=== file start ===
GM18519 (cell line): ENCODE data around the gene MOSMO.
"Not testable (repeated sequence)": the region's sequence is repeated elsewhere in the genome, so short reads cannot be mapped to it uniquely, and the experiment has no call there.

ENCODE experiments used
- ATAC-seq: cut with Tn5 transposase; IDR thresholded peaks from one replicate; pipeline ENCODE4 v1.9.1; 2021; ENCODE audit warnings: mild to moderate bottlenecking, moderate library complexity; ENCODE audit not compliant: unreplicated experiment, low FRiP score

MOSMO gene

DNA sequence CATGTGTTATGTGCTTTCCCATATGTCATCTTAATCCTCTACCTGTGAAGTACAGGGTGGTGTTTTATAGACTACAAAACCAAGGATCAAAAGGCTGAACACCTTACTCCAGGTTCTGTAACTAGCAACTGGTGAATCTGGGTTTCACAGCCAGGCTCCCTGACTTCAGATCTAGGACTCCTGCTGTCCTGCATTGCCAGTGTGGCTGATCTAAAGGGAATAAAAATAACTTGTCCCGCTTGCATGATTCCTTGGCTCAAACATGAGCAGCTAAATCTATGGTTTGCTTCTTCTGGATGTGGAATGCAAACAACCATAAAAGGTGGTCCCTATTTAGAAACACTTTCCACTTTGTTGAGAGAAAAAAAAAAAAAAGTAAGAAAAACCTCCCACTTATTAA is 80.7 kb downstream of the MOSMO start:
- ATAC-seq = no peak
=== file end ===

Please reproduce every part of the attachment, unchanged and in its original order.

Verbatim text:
GM18519 (cell line): ENCODE data around the gene MOSMO.
"Not testable (repeated sequence)": the region's sequence is repeated elsewhere in the genome, so short reads cannot be mapped to it uniquely, and the experiment has no call there.

ENCODE experiments used
- ATAC-seq: cut with Tn5 transposase; IDR thresholded peaks from one replicate; pipeline ENCODE4 v1.9.1; 2021; ENCODE audit warnings: mild to moderate bottlenecking, moderate library complexity; ENCODE audit not compliant: unreplicated experiment, low FRiP score

MOSMO gene

DNA sequence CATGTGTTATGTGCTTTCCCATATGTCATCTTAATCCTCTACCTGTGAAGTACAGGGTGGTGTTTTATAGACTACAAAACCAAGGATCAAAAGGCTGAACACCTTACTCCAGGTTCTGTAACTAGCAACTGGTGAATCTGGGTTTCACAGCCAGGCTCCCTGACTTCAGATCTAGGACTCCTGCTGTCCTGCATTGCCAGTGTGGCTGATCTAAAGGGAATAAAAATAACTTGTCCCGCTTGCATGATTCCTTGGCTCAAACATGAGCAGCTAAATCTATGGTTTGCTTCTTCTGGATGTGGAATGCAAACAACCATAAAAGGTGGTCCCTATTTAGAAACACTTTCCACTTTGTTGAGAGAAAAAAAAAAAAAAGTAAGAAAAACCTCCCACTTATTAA is 80.7 kb downstream of the MOSMO start:
- ATAC-seq = no peak